Because of recent talk in the r/tea subreddit, I thought I would share my “evidence” for why teas can age and how. This is what I have managed to gather from reading Chinese forums, English blogs, and other tea-related research articles.
Once a tea is picked, it begins to wilt and oxidize. We can use the analogy of certain fruits that ripen once they are picked – like mangoes. After picking, “ripening” begins. A mango will go from a tart astringent green fruit, to yellow, and eventually red (orange). A tea leaf left to its own devices follows a similar enough trend. Once a tea has reached the appropriate level of oxidation and withering, the majority of its enzymes are deactivated through a process known as shaqing (kill green). If you were to take that green mango and boil it, the enzymes would deactivate in the fruit, and it would not continue to ripen. Kill-green does this for teas.
There are many different methods of kill-green. In the case of many Chinese teas, pan frying is used. There are acceptable levels of shaqing, but it must not be underdone or overdone. Cooking is an apt analogy used by many. Undercooking a food will fail to get it to reach its desired “form,” while overcooking will burn or tarnish the dish. Imagine frying up some spinach in a pan. When it is finally finished, it is somewhat soggy. If left for a few days, it will rot. Our freshly shaqing’ed teas must also go through further drying to ensure they don’t go bad.
In the case of puerh tea, it is dried either traditionally by sun drying, or by warm air in an industrial process. It is important that the tea does not lose as much moisture content as other teas, otherwise completely dried it essentially becomes a completed tea (like oolongs) and would be best sealed to prevent further water from entering the tea. (Think of how cereal goes stale in more humid climates very quickly). The other important part of sealing teas like oolongs is protecting them from oxidation. Exposure to too much moisture or air will rapidly deteriorate the remaining fermentable content of any given tea. This is why the aging conditions of teas like oolong will differ vastly from puerh.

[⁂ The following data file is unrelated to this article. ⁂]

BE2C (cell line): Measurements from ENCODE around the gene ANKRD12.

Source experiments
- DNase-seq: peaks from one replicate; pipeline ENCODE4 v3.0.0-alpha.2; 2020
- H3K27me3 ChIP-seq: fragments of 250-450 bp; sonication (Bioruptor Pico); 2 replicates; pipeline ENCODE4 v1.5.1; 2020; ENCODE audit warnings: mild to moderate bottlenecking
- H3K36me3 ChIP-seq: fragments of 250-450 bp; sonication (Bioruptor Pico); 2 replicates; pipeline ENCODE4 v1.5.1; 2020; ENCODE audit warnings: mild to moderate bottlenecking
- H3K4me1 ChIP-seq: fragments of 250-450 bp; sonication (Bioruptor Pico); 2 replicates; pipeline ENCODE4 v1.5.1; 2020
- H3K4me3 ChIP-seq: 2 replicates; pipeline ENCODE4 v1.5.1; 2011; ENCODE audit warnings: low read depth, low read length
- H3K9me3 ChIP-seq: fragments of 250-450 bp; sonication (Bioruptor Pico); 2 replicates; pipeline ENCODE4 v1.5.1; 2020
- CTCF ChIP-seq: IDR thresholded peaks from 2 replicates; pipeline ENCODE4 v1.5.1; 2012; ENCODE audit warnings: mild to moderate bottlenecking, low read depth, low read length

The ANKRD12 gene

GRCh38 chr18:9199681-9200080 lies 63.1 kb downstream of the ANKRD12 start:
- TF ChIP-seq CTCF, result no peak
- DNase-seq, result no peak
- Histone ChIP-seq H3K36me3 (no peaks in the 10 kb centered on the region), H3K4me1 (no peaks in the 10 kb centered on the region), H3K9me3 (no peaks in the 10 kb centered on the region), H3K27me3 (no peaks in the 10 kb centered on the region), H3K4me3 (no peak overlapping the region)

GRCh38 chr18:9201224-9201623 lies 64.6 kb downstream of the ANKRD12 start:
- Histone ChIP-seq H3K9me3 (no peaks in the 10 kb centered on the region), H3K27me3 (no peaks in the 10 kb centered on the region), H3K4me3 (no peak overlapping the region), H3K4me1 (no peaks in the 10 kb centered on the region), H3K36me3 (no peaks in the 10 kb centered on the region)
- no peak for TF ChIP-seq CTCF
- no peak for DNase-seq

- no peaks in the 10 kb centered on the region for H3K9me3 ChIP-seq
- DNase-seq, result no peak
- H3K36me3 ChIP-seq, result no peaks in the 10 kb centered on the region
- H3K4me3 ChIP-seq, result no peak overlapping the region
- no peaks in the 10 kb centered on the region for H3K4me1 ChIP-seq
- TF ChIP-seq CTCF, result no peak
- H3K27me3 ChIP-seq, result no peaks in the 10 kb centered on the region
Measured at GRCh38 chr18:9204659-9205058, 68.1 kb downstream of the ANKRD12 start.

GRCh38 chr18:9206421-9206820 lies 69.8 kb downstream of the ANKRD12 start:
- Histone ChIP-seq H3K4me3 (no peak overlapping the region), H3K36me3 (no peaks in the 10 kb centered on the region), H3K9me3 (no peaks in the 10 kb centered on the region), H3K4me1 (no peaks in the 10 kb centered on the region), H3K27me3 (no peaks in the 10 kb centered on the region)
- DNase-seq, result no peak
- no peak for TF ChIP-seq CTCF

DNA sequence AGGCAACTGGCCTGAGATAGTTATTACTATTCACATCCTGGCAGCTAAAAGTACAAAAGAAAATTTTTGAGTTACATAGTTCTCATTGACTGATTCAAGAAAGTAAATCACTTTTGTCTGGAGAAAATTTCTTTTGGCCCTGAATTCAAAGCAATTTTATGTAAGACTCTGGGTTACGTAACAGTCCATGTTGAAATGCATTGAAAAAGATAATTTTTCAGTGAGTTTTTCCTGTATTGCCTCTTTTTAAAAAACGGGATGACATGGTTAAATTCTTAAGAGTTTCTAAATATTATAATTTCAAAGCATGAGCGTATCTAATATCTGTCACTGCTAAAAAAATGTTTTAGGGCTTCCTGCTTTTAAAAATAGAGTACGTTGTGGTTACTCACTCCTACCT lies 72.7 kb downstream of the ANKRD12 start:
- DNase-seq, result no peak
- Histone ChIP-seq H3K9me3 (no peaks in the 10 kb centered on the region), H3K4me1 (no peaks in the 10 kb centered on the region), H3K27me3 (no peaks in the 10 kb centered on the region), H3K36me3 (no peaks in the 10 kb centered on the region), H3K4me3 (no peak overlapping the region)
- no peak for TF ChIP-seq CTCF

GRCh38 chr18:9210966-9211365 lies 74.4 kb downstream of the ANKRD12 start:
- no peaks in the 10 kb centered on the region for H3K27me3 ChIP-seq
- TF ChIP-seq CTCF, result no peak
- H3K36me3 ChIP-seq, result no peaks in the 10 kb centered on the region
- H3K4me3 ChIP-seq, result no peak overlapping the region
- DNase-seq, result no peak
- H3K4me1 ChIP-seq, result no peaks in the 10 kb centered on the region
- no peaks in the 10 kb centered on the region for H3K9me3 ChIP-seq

Due to the processing and base material of many types of teas, the level of antioxidants left in the tea is generally insufficient in keeping them safe from oxidation for extremely long periods of time, depending on levels many years or potentially decades. Think of red wines with very high tannin levels. The reason we can leave puerh out in the open, exposed to oxygen and humidity, is because of the level of antioxidants such as tannins that protect the tea from completely oxidizing too quickly. Think of these tannins as a tea’s armor. A tea with low levels of tannins will have less time to safely age before oxidation degrades the tea. This is why green oolongs are vacuum-sealed, and will generally have oxygen-absorbing packs included inside. Highly-tannic material will help prevent degradation from oxidation for longer. This is why red wines are ideally quite tannic if they are intended to be aged. Floral teas can be considered more akin to white wines, which are not intended to be aged and generally age poorly due to the lack of tannins. If a tea is highly tannic, but the tannins are altered before final processing (like in black teas) they are unlikely to provide the same level of protection. Because most of the enzymes are oxidized/deactivated prior to processing completion, they are less prone to the pitfalls of other lightly oxidized teas. Think here of using ripened bananas for banana bread. Once baked, they will not rot as quickly as they would if left out. Oolongs may also use roasts to remove excess amounts of water, and affect flavor. It is important to note that generally oolong roasts (while temperatures vary for different oolongs) generally do not surpass 100C, and do not completely remove all water content from the leaves. Excess water would result in mold or deterioration of the leaves. Keep in mind that temperatures throughout processing, in both shaqing and roasting or drying, must not be exceedingly high. Not all water is removed from the leaf. Doing so would harm the fragrances and character of the tea. Though levels generally drop very low for teas like oolongs, the process does not completely kill 100% of the teas enzymes. This is important: It allows the teas to have material that can be “transformed” during post process aging.